CYIL vol. 12 (2021)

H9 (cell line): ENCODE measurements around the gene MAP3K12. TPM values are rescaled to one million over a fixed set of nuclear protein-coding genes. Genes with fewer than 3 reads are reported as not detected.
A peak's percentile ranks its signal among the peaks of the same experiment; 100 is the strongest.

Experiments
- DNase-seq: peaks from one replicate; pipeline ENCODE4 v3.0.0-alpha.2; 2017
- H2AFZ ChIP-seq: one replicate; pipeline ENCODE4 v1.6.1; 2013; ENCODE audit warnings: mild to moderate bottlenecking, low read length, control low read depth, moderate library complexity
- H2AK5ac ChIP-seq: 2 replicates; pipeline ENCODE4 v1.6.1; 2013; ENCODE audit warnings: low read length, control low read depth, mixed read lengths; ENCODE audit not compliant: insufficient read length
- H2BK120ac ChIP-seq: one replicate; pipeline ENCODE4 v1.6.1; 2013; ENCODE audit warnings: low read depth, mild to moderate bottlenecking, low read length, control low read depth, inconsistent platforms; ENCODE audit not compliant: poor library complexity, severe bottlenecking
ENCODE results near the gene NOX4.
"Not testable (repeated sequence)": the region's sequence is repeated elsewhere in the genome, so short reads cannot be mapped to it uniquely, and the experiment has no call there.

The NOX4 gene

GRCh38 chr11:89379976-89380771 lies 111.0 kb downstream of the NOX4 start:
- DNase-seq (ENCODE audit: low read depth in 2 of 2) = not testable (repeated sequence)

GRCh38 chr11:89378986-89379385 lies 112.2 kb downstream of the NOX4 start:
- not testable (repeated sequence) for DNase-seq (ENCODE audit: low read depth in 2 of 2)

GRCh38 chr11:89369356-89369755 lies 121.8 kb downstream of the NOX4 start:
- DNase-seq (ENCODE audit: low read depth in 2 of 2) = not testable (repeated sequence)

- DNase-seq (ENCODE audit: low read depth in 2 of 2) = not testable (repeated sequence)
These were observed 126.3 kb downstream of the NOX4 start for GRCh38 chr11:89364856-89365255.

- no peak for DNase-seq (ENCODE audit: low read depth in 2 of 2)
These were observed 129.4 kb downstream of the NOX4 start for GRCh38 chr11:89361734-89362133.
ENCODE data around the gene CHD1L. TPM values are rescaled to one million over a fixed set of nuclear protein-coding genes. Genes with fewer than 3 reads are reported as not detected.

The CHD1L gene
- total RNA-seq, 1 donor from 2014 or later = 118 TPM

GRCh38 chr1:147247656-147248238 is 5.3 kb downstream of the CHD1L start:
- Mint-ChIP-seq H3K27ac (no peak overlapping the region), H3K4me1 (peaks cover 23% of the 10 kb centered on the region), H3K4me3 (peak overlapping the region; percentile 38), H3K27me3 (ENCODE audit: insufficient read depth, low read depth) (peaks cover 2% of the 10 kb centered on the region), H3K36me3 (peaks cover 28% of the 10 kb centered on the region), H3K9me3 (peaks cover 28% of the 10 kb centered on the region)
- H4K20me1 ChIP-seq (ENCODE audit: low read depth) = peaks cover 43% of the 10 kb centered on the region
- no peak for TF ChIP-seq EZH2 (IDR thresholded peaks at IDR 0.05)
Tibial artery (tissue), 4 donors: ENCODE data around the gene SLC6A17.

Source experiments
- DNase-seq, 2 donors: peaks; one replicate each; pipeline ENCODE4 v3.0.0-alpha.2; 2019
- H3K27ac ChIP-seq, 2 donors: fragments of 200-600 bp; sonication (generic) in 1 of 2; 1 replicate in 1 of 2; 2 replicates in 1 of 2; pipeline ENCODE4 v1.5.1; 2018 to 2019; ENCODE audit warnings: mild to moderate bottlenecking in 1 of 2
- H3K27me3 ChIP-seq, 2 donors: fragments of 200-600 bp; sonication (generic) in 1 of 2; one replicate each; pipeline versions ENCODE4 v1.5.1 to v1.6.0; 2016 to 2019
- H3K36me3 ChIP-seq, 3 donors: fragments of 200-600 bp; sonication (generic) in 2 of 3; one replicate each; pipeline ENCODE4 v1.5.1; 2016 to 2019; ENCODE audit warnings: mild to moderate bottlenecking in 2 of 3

Monika Feigerlová CYIL 12 (2021) As electrification and the replacement of coal by low-emission sources in electricity generation will play a key role in decarbonisation and achieving zero carbon emissions 1 the ECT is highly relevant for its member countries’ climate decisions. The ECT has been recently used by foreign investors for claims against some European states and their governments’ decisions to phase out of coal or close coal mines as essential sources of the emission of carbon dioxide (CO 2 ) . The newest disputes include for example, a petition filed by a German company RWE 2 and a threatening claim of a Finish company Uniper 3 against the Netherlands following the Dutch government’s plan to phase out coal power by 2030 4 or a petition of an Australian company Prairie Mining against Poland regarding licenses for development of coal mines. 5 In the last decade we have observed over fifty cases in which foreign investors invoked the ECT in relation to changes made by several states to their renewable energy regimes or incentive schemes. 6 Those cases do not explicitly discuss the fight against climate change but at the heart of the proceedings were measures that were adopted in order to achieve countries’ climate change objectives. Nowadays, a number of countries have pledged to achieve net-zero emissions in the next few decades. In the energy sector this goal will require, on the one hand, the adoption of government’s policies eliminating the use of fossil fuels, and on the other, the attraction of private capital into new infrastructure, and renewable energy sources. According to the recent special report of the International Energy Agency, 7 the energy system must be significantly transformed to reach net zero by 2050, and this will necessitate vast amounts of investments. 8 By 2050, almost 90% of electricity generation shall come from renewable sources, with wind and photovoltaics together accounting for almost 70%. Solar PV capacity shall increase 20-fold between now and 2050, and wind power 11-fold. 9 According to the above IEA’s pathway, the use of fossil fuels shall decline massively. 10 The least efficient coal plants need to be phased-out by 2030, and the remaining coal plants still in 1 See e.g., International Panel on Climate Change (IPCC): Special Report of the IPCC on Renewable Energy Sources and Climate Change Mitigation , prepared by Working Group III of IPCC (O. Edenhofer, R. Pichs-Madruga, Y. Sokona, K. Seyboth, P. Matschoss, S. Kadner, T. Zwickel, P. Eickemeier, G. Hansen, S. Schloemer, Ch. von Stechow (Eds.)), 2012. Cambridge University Press, Cambridge, United Kingdom and New York, NY, USA. See also International Energy Agency (IEA): Special Report Net Zero by 2050: A Roadmap for the Global Energy Sector. 2021. Available at: . Visited on 1 June 2021. 2 See RWE AG and RWE EemshavenHolding II BV v. Kingdom of the Netherlands (ICSIDCase No. ARB/21/4). Available at: . Visited on 1 June 2021. 3 See Uniper SE, Uniper Benelux Holding B.V. and Uniper Benelux N.V. v. Kingdom of the Netherlands (ICSID Case No. ARB/21/22). Available at: . Visited on 1 June 2021. 4 The Dutch Coal Prohibition Act puts an end to the use of coal for the production of electricity by 1 January 2030. 5 See Prairie Mining Limited v. Republic of Poland . Available at: < dispute-settlement/cases/1104/prairie-v-poland>. Visited on 1 June 2021. 6 See e.g., UNCTAD’s Investment Dispute Settlement Navigator. Available at: . Visited on 1 June 2021. 7 The International Energy Agency (IEA): Special Report Net Zero by 2050: A Roadmap for the Global Energy Sector. 2021. Available at: . Visited on 1 June 2021. 8 Ibid. p. 22. IEA estimates the total annual energy investment at around USD 5 trillion by 2030 in the net zero pathway. 9 This will require annual additions of renewable energy facilities . For example for solar PV, this translates into installing the world’s current largest solar park roughly every day. Ibid. p. 14. 10 Ibid. p. 18. Fossil fuels are to fall from four-fifths of total energy supply today to one-fifth.


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